Reality TV has, in essence, a system of sanctioned spoilers: events that are filmed in public, or information that pops up in tabloids, in unofficial concert with show producers and representatives.

What Carbone does -- rare in the world of reality-TV commentators -- is give order to the porous ecosystem of nonlinear information. He scours social media for clues about the contestants' whereabouts and activities, aggregating information in plain sight, and relies on a network of sources who fill in his sketch of the season, piece by piece.

Running a show like The Bachelor in the age of tabloids and social media means accounting for and trying to control myriad ways that information flows. Sometimes that's impossible, as with the most recent season of ABC's The Bachelorette, when Kaitlyn Bristowe posted a video of herself with the winner, Shawn Booth, to Snapchat before the finale aired. That was a shock to many, including Carbone.

Ben Higgins and his suitors on The Bachelor.

Ben Higgins and his suitors on The Bachelor.

Craig Sjodin/ABC

Carbone's path to Bachelor omnivore was roundabout.

Born in the Bronx and raised largely in Southern California, he originally pursued his love of sports radio, first as a play-by-play announcer for the basketball team at Loyola Marymount (he'd attempted to walk on at Southern Methodist University, but failed) and as a regular caller to The Jim Rome Show, a syndicated talk show.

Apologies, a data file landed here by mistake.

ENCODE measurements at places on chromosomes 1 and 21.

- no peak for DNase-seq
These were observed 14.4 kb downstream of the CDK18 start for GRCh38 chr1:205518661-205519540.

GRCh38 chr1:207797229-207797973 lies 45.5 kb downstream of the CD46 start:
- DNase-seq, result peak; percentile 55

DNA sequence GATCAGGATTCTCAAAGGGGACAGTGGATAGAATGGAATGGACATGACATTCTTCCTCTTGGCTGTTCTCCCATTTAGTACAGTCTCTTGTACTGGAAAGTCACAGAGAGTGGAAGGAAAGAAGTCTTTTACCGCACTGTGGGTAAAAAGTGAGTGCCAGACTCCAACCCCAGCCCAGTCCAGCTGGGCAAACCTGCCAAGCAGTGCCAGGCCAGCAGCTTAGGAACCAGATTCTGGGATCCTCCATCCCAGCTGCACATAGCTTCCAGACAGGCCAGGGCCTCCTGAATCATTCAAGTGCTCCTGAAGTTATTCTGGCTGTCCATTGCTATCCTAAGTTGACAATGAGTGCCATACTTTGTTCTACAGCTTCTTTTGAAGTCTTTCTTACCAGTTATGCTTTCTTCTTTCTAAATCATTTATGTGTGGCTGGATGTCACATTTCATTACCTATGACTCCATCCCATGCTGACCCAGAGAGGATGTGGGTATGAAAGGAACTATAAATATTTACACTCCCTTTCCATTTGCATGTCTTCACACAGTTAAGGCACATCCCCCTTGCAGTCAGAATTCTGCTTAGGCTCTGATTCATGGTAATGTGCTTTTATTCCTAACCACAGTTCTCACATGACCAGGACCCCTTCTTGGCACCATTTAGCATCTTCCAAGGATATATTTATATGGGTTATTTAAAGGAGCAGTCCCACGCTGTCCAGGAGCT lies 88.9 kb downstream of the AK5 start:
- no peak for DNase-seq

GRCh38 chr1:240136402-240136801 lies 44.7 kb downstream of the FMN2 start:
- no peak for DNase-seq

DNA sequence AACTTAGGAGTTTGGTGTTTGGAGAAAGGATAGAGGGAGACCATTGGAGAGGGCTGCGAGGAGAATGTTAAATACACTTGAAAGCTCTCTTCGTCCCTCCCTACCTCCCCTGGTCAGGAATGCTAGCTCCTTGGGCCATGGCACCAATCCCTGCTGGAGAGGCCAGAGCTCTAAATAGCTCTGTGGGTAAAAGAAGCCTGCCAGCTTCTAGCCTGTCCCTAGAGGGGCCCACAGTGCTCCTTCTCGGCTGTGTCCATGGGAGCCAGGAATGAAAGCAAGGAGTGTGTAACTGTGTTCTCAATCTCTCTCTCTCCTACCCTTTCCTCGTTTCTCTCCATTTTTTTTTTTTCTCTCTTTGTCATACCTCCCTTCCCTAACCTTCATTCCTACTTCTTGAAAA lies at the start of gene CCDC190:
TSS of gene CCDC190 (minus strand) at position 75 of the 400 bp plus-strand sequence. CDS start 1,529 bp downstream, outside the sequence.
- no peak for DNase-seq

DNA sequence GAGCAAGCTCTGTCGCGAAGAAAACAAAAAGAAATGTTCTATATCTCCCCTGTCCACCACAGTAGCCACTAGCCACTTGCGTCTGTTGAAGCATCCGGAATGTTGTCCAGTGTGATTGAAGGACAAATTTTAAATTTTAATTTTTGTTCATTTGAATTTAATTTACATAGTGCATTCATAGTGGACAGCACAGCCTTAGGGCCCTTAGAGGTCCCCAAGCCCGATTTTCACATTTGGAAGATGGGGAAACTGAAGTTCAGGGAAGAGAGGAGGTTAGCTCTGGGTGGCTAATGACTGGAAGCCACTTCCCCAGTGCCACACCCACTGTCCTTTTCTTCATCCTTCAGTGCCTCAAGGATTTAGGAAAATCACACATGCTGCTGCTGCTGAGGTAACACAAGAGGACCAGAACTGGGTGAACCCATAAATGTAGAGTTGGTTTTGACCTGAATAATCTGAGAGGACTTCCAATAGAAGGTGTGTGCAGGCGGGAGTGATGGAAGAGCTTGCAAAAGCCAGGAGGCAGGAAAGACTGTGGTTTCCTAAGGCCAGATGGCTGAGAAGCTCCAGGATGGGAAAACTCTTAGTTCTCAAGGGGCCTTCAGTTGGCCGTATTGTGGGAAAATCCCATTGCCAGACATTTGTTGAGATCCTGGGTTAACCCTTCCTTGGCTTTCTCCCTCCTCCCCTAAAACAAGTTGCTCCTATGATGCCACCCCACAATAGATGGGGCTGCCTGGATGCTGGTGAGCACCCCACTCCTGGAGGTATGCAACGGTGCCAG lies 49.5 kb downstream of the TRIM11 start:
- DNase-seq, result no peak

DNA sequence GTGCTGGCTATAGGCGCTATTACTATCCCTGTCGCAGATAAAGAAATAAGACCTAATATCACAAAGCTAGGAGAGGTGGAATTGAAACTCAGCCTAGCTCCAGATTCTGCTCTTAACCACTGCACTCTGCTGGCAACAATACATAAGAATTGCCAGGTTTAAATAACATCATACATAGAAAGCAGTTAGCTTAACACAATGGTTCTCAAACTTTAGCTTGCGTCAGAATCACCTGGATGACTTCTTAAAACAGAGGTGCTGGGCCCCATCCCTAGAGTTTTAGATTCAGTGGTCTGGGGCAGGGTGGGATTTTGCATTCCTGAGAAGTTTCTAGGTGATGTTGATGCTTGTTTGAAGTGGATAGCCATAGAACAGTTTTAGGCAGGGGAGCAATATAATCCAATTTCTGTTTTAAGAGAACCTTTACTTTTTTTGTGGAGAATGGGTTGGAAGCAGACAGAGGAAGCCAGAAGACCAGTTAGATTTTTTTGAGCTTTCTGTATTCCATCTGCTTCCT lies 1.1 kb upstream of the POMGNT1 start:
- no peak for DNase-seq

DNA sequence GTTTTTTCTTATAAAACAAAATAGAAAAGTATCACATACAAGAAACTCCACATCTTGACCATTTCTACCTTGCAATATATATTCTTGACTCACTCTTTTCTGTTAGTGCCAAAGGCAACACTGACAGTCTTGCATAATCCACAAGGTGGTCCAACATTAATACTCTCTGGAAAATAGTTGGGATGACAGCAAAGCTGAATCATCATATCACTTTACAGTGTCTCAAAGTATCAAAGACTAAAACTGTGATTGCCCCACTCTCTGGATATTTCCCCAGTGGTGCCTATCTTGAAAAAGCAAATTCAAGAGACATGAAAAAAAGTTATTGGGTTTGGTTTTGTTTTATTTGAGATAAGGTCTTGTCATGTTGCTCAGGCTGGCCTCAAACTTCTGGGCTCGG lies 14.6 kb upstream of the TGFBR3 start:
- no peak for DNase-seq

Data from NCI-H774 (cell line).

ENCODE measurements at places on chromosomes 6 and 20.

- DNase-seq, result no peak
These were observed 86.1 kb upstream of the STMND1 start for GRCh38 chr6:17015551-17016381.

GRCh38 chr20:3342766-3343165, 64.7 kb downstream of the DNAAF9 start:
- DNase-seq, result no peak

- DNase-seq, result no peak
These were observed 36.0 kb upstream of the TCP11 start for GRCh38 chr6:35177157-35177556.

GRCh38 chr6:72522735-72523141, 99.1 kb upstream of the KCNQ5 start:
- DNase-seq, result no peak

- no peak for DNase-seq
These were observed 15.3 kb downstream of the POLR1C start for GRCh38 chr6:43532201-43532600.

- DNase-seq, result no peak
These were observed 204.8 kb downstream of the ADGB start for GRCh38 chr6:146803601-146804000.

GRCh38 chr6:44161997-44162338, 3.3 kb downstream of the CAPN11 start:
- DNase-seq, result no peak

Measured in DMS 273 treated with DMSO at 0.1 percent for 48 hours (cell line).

After writing his college thesis on Rome, he got a job with him, staying for a year and a half before moving on to work at a sports radio station. He also wrote for a paid sports commentary website, still a novelty in the early 2000s. Not long after, Carbone used obscenities in a column and was fired.

A few months later, he found a new object for his ravenous cultural interest: Joe Millionaire, one of the first stunt reality shows and ripe for mockery. He began sending caustic and humorous weekly emails about the show to friends, who forwarded them on, earning Carbone a reliable audience.

To make money, he took a job as a mortgage broker and later worked with his father in the home bedding industry, all the time working part time in sports radio. The email newsletter became RealitySteve.com in November 2003, but Carbone earned no money from it. That was still the case when he received his first spoiler tip: that Season 13 bachelor Jason Mesnick had dumped Melissa Rycroft, the woman he'd proposed to on the season finale, and reunited with Molly Malaney, his second choice.

Carbone posted the information and suddenly he was an authority. Within a year, he was regularly receiving tips, enough that with some elbow grease, he could piece together the arc of a season before it began running. In August 2011, he was able to quit his other jobs. The people who provide him with scoops, Carbone said, aren't unlike the person he was when he used to call Rome's show: "They just wanted to feel a part of it, wanted to feel like they helped out."

By Jon Caramanica, The New York Times